Indianwood residents rally for path

Residents along Indianwood Road say they have waited over a decade for a safety path, and believe the cost of waiting any longer could be a life.
The Orion Township Board of Trustees held a public hearing on Nov. 2 on their safety path priority list, put together by the safety path advisory committee. The list categorized projects based on a 100-point system, with 26 total projects listed at a cost of nearly $25 million. Supervisor Jerry Dywasuk said he believed that number was somewhat inflated, due to east and west and north and south portions of projects being listed separately.
Parks and recreation director Rock Blanchard said some of the things that were considered when prioritizing the projects were how they fit into the township’s master plan, trail connection, number of residents served, nearby public facilities, their past place on the list, grants and partnerships available, and if it was near the site of future development (which actually subtracted five points).
Blanchard said the township currently has a safety path millage of a quarter of a mill, or about $347,000. He said $50,000 of the millage each year goes into the safety path maintenance fund.
Portions of a safety path for Indianwood Road appeared throughout the list, with the number three project being a safety path from Joslyn to Fernhurst, south. Joslyn to Baldwin, south; along with Joslyn to Baldwin, north; fell towards the middle of the list; while safety path from Fernhurst to Cushing/Knollwood and from there to Lapeer Road appeared near the bottom.
“Often times it seems the northern part of the township seems to be short changed,” commented Lakewood Drive resident Matthew Gibb. “The portion of Lapeer Road extending to where the township ends has no pedestrian access.
“The paths basically stop,” he said. “If you look at the map, there’s a good resident base up there.”
Colette Dywasuk, former Orion Township supervisor and Absequami Trail resident, urged the board to consider a safety path for Indianwood from Lapeer to Baldwin.
“We’ve been asking since 1988,” she said. “We keep being told we are at the top of the list. The proposed path…has again moved down the list, way down.”
Dywasuk said she believed the safety path committee had overlooked one crucial item when they put together the priority list.
“And that is safety,” she said. “I know the township has the money now to put forth a safety path on Indianwood Road. The path will never be built if we’re waiting for money from the safety path millage.”
Indianwood resident Todd Rachel echoed Dywasuk’s comments.
“There are a lot of new residents (in the Fernhurst area) who would be setting homes back if they knew a safety path was going in there,” he said.
Rachel said he mows his property along the road edge of Indianwood, which was raised several years ago.
“I’m very cautious,” he told the board. “Since they raised it, that road edge has become very steep. I also see a lot of gravel haulers using Indianwood to bypass M-24…We’re really going to be sorry if we wait much longer.”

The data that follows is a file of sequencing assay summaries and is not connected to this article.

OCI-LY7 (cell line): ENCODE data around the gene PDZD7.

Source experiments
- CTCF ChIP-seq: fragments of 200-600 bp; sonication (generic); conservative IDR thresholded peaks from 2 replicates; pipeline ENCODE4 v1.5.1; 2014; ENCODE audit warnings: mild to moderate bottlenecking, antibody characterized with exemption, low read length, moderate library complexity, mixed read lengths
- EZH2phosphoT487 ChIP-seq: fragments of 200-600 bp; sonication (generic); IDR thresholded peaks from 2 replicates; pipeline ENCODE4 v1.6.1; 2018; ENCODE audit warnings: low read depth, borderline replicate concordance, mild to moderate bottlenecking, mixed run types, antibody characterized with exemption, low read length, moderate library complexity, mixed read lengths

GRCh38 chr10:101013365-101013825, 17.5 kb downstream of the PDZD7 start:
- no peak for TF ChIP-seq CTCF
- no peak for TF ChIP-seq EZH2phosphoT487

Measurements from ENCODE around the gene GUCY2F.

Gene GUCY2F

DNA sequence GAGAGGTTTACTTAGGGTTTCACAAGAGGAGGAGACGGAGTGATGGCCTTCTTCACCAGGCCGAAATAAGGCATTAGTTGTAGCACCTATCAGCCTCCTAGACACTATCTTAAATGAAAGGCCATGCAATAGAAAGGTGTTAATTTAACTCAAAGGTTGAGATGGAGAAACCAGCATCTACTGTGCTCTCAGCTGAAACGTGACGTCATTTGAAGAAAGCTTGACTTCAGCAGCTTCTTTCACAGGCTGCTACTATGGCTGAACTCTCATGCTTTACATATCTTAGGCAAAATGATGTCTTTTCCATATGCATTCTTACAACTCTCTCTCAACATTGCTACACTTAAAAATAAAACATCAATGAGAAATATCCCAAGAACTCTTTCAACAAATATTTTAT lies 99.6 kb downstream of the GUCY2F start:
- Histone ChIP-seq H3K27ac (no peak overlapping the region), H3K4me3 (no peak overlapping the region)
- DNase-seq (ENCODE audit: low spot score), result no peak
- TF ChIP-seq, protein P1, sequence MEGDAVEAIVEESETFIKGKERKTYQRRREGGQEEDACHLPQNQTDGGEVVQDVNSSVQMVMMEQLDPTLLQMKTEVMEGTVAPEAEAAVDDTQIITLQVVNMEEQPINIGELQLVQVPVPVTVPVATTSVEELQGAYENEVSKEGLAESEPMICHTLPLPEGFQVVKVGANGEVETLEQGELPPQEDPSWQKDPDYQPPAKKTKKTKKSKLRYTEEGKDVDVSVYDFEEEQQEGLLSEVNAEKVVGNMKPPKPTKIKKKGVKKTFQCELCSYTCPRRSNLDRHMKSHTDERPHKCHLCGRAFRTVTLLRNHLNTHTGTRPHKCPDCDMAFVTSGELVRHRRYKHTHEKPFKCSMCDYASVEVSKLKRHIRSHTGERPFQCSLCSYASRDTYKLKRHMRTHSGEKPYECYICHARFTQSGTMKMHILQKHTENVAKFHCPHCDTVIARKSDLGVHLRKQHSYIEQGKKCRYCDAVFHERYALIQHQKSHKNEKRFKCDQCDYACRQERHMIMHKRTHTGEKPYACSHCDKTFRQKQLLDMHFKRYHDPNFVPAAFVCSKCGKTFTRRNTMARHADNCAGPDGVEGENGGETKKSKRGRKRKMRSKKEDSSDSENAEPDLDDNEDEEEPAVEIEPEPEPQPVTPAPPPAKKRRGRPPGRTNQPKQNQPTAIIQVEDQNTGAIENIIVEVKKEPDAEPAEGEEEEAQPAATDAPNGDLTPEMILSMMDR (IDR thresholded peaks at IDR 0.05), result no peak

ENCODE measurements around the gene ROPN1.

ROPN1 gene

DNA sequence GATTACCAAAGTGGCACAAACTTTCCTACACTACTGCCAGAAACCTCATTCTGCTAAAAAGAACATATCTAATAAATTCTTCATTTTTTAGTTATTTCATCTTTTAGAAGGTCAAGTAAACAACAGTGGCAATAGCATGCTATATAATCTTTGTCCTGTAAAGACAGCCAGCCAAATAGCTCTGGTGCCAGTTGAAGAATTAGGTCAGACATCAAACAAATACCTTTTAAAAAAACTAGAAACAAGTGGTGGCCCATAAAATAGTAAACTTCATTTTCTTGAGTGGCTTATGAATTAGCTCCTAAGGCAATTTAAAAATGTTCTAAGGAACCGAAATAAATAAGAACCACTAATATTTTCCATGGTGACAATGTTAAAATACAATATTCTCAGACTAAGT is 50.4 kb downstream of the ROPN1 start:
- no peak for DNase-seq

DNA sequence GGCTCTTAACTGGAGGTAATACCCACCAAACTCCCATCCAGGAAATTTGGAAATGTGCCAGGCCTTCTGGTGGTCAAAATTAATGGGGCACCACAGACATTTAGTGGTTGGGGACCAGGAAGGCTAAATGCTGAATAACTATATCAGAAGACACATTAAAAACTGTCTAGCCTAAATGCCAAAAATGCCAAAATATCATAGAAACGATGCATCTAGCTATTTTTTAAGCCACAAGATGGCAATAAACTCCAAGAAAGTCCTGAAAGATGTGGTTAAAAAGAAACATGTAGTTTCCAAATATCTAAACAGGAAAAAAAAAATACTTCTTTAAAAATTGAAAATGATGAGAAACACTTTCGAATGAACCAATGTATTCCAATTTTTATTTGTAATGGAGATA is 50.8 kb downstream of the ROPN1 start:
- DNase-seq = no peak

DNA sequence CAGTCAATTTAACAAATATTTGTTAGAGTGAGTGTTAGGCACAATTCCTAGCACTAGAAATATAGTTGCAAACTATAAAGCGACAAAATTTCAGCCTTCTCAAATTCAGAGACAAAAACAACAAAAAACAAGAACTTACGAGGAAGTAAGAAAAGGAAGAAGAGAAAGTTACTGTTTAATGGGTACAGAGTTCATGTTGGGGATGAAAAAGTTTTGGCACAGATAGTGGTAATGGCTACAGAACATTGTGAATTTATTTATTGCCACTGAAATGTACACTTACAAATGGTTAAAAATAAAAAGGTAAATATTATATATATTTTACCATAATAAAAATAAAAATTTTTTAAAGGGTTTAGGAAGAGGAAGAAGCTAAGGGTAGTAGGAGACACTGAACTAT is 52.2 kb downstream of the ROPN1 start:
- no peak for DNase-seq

Rosalie Ward said she originally brought petitions for a safety path on Indianwood to the township board in 1988.
“I was told we were not very far off the list,” she said. “We’d been number one for quite a while. That is a dangerous road.”
An Indianwood resident for 23 years, Tom Crisp brought a different perspective to the hearing.
“I’m probably the underdog here,” he said. “But you will not come across my property with a bike path…I like my privacy.”
Other residents complained that there is essentially no shoulder along some parts of Indianwood Road, which makes riding a bike there especially treacherous.
“It is a bit frustrating to come to this meeting and understand it is number three and some a bit farther down as well,” said Fairledge resident and runner Nancy Archer. “I would like to know how you become a member of (the safety path advisory) committee.”
Supervisor Dywasuk said one of the committee members had recently resigned, so there was an opening and any interested resident should contact Blanchard.
Resident Jerry Richards said the speed limit along Indianwood was also a concern.
“It’s a state highway, so it’s 45 miles per hour,” he said. “I think it’s time to consider slowing Indianwood down.”
Richards suggested X-ing out the shoulder so cars couldn’t use it as a temporary fix if a safety path couldn’t be built soon.
“I think you might actually save some money and be able to do some other paths in the community,” he said.
Jerry Burns, a retired Macomb County police officer who lives near Indianwood, said the current situation on the road was ripe for a disaster.
“If you fail to put in an area where people can safely transverse, you’re asking for disaster,” he said. “I spent 17 years investigating fatal accidents. I could probably write a book on it. People are out there running …and they’re using the shoulder of the roadway.”